Ed Davey fights back amid row over clean-up of Sellafield nuclear site

Controversial consortium was ‘put through its paces’ before getting contract extension

The Energy Secretary, Ed Davey, has hit back at critics over the Government’s apparent lack of oversight in the handling of Sellafield, one of the world’s most hazardous nuclear sites.

The Liberal Democrat peer Lord Avebury has written to Mr Davey demanding to know why ministers left the decision of whether to hand a contract extension to the private sector consortium running the clean-up of the site in Cumbria to the Nuclear Decommissioning Authority (NDA), which owns Sellafield.

The decontamination is now set to cost more than £70bn, and the consortium, Nuclear Management Partners (NMP), has been heavily criticised for a vast number of delays and budget overruns.

In a recent parliamentary statement, the Government said the energy department was not in charge of awarding the extension last October as it was an “operational matter for the NDA”.

However, Mr Davey told The Independent that his department had “put the NDA as well as NMP through its paces” before the extension was permitted.

“This decision wasn’t completely left to the NDA,” said Mr Davey. “Something as big as this we were obviously consulted on and the NDA itself is still accountable to ministers. We didn’t sit back and say that we didn’t care and it was not a surprise to us when the NDA made their decision.”

Industry observers were shocked that NMP – which comprises the US engineer URS, France’s Areva and London-listed Amec – was granted another five years in charge of detoxifying Sellafield, a decision that was even more startling given that the consortium’s chairman, Tony Zarges, has apologised for his team’s performance since starting in 2009. In his letter to Mr Davey, Lord Avebury said he was “shocked” that the contract extension was not a ministerial decision.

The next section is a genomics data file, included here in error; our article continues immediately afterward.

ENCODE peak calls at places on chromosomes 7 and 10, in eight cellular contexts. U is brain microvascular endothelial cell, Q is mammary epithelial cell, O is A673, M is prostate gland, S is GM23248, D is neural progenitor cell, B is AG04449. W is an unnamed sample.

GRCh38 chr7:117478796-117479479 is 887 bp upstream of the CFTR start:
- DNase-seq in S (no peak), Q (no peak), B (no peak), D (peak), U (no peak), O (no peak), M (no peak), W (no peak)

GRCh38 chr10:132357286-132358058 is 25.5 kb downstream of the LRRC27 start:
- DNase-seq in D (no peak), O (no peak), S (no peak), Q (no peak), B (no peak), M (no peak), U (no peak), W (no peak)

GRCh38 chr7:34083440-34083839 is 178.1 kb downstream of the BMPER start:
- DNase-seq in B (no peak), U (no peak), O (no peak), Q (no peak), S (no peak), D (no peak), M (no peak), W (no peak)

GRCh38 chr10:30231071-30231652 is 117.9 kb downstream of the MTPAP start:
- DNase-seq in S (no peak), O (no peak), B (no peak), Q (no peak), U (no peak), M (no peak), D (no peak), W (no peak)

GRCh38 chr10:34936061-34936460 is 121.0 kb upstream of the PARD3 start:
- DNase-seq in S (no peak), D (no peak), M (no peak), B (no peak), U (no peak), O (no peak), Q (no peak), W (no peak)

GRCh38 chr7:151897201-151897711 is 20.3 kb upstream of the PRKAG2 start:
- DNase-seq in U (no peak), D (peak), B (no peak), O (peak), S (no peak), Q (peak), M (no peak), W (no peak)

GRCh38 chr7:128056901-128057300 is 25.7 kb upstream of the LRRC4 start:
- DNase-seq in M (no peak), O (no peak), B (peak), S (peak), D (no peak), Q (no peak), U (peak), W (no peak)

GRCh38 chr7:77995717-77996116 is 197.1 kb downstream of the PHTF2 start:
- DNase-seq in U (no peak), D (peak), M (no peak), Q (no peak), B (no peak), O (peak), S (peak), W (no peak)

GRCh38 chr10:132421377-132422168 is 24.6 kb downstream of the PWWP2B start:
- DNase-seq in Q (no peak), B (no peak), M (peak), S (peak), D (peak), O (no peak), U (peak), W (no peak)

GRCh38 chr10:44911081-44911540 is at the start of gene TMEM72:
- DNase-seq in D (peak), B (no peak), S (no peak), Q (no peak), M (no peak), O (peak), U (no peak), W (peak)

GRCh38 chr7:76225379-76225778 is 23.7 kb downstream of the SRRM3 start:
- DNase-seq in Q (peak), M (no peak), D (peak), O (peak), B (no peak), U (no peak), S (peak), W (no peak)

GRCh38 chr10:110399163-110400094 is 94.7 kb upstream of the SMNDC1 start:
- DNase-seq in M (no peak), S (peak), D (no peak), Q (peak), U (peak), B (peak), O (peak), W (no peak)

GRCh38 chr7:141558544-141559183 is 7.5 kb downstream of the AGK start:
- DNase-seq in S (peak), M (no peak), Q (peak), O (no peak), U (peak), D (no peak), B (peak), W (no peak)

He added: “I would be grateful if you could explain how such a vast contract was left to be approved as an operational decision by the NDA, without reference to ministers, at a time when cuts are still being made everywhere else in an attempt to balance the books.”

Last week, the influential Public Accounts Committee of cross-party MPs called on the NDA to sack NMP if its work does not improve and criticised the “astonishing” costs of the project.

A damning report by KPMG last year showed that nine out of the 11 biggest projects to make Sellafield safe, including the construction of a storage facility to store radioactive sludge, were a combined £2bn over budget.

The situation on site was so dire that there was widespread speculation that responsibility for decontaminating Sellafield, which houses more than 1,000 nuclear facilities on a site of only six square kilometres,  would be taken back in-house by the NDA.

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